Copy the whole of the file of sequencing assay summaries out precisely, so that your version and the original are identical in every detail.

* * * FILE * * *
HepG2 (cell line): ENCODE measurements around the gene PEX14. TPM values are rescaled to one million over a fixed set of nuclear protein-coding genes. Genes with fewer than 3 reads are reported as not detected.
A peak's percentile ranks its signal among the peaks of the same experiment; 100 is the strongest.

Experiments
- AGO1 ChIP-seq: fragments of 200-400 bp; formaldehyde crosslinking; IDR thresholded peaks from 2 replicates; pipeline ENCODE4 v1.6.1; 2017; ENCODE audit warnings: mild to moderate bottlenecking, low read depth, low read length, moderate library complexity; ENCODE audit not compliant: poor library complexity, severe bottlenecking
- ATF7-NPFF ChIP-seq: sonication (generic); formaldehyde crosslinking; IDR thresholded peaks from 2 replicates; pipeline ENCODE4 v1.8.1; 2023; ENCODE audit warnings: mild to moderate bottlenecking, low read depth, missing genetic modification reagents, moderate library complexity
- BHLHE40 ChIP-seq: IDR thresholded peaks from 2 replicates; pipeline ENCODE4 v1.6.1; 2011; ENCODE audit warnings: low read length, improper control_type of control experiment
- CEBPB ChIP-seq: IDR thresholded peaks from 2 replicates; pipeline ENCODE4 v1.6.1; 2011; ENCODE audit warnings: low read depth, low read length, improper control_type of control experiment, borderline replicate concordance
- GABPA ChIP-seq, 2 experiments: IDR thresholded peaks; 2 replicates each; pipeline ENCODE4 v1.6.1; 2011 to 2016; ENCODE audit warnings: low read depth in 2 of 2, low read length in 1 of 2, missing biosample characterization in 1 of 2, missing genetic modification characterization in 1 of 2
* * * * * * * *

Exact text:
HepG2 (cell line): ENCODE measurements around the gene PEX14. TPM values are rescaled to one million over a fixed set of nuclear protein-coding genes. Genes with fewer than 3 reads are reported as not detected.
A peak's percentile ranks its signal among the peaks of the same experiment; 100 is the strongest.

Experiments
- AGO1 ChIP-seq: fragments of 200-400 bp; formaldehyde crosslinking; IDR thresholded peaks from 2 replicates; pipeline ENCODE4 v1.6.1; 2017; ENCODE audit warnings: mild to moderate bottlenecking, low read depth, low read length, moderate library complexity; ENCODE audit not compliant: poor library complexity, severe bottlenecking
- ATF7-NPFF ChIP-seq: sonication (generic); formaldehyde crosslinking; IDR thresholded peaks from 2 replicates; pipeline ENCODE4 v1.8.1; 2023; ENCODE audit warnings: mild to moderate bottlenecking, low read depth, missing genetic modification reagents, moderate library complexity
- BHLHE40 ChIP-seq: IDR thresholded peaks from 2 replicates; pipeline ENCODE4 v1.6.1; 2011; ENCODE audit warnings: low read length, improper control_type of control experiment
- CEBPB ChIP-seq: IDR thresholded peaks from 2 replicates; pipeline ENCODE4 v1.6.1; 2011; ENCODE audit warnings: low read depth, low read length, improper control_type of control experiment, borderline replicate concordance
- GABPA ChIP-seq, 2 experiments: IDR thresholded peaks; 2 replicates each; pipeline ENCODE4 v1.6.1; 2011 to 2016; ENCODE audit warnings: low read depth in 2 of 2, low read length in 1 of 2, missing biosample characterization in 1 of 2, missing genetic modification characterization in 1 of 2